DANON, JOSEPH BEN JACOB BEN MOSES IBN – Hebraist and Talmudist; born at Belgrade about 1620; died at London toward the end of the seventeenth century. He was descended from an old Spanish family which had settled at Belgrade several generations earlier. Having...
DAVID BEN AARON IBN ḤUSAIN – Moroccan poet; lived in the second half of the eighteenth century. At the end of a collection of dirges of Moroccan poets written in commemoration of the destruction of the Temple, there is one composed by David in 1790, in...
DAVID BEN BOAZ – Karaite scholar; flourished in the tenth century. He is reported to have been the fifth in the line of descent from Anan, the founder of Karaism (Anan, Saul, Jehoshaphat, and Boaz, father of David). The Karaite chronicler...
DAVID BONET BONJORN – Convert to Christianity; lived in Catalonia in the second half of the fourteenth century. He is believed to have been the son of the astronomer Jacob Poel. In consequence of the persecutions of 1391 he embraced Christianity,...
DAVID BEN ELIJAH – Hebrew scholar of the eighteenth century. He translated into Hebrew, under the title "Leshon Zahab" (A Tongue of Gold), the second Targum to Esther. The translation was published at Constantinople in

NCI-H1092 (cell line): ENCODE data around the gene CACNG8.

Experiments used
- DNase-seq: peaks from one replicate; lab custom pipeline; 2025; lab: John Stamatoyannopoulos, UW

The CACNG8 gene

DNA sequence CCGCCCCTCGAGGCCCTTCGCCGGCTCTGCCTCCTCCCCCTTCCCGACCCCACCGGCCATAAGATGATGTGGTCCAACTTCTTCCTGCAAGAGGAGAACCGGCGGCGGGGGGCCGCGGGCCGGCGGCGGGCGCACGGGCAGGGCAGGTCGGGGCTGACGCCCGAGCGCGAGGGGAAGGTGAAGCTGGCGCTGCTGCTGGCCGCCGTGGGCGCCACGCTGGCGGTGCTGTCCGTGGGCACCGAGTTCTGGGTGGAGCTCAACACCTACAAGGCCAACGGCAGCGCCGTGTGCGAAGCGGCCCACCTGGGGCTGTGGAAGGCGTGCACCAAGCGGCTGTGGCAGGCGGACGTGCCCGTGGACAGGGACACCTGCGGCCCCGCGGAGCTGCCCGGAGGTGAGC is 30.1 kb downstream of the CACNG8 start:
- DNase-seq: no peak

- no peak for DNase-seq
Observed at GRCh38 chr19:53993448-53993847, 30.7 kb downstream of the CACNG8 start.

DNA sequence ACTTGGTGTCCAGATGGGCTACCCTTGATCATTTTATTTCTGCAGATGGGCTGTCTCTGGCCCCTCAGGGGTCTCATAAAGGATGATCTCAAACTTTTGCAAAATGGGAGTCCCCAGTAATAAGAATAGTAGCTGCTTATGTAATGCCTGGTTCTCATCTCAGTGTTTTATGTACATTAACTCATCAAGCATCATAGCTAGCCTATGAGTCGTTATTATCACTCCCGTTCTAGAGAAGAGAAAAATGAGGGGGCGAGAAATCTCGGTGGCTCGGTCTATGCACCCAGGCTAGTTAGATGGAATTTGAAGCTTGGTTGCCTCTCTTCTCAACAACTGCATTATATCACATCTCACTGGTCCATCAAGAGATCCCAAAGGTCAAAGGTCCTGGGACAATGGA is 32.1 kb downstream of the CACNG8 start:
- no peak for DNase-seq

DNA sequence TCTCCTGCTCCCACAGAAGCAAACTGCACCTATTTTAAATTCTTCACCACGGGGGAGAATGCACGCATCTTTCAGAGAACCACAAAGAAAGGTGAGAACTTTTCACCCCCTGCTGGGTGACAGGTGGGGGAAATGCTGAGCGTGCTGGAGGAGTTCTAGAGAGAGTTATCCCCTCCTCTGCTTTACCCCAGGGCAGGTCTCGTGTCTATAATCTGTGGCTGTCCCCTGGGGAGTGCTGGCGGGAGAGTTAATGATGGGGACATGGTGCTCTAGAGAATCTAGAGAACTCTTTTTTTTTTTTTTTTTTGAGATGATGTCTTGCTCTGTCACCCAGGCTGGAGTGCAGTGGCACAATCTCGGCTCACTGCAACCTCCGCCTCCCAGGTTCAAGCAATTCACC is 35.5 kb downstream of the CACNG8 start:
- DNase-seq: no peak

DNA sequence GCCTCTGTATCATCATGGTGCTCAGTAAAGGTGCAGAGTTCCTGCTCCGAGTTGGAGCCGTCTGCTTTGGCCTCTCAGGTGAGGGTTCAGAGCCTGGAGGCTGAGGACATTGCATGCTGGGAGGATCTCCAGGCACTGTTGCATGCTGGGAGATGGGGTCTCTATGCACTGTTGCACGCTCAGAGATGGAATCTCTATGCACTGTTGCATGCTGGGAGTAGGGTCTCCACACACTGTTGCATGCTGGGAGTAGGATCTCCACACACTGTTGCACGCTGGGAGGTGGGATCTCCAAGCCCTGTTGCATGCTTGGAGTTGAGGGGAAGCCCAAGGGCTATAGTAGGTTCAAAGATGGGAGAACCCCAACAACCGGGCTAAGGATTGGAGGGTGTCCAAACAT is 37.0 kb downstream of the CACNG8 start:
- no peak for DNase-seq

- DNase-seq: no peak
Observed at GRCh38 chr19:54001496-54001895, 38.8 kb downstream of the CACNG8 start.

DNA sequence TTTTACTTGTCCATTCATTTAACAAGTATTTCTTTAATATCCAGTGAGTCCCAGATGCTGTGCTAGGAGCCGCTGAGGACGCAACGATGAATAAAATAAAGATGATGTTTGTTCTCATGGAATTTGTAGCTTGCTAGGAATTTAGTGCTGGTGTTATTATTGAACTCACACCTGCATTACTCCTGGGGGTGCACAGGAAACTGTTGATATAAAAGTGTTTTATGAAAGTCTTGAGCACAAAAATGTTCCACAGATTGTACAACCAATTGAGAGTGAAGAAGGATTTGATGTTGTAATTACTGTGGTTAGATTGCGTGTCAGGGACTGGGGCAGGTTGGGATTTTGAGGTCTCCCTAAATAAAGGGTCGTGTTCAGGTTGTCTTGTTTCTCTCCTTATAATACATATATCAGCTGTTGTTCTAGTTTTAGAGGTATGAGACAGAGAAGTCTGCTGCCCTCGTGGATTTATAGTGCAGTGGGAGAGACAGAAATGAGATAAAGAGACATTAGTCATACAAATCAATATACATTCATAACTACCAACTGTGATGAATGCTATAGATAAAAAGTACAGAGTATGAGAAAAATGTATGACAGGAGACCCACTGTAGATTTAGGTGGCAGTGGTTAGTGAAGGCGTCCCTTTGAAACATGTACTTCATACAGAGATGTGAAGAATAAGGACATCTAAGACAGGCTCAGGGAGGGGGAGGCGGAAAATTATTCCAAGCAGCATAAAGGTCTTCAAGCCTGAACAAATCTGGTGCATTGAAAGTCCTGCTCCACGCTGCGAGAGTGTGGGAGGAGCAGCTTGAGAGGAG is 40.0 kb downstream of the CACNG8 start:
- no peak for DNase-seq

DAVID GERSON – Rabbi at Reshid, Egypt; flourished in the middle of the seventeenth century. He was a contemporary of Mordecai ben Judah ha-Levi, author of "Darke No'am," in which are given some of Gerson's responsa. He is also mentioned as a...
DAVID BEN ḤAYYIM HA-KOHEN – Rabbi at Corfu, and later at Patros, Greece, at the beginning of the sixteenth century. He was a pupil of Judah Minz, and a contemporary of Elijah Mizraḥi and Moses Alashkar, with whom he maintained a correspondence, though...
DAVID IBN HIN – Cabalist; lived at Salonica at the end of the sixteenth and at the beginning of the seventeenth century. Although blind, he devoted himself to cabalistic studies, and published the "Sefer Gerushim" of Moses Cordovero (Venice,...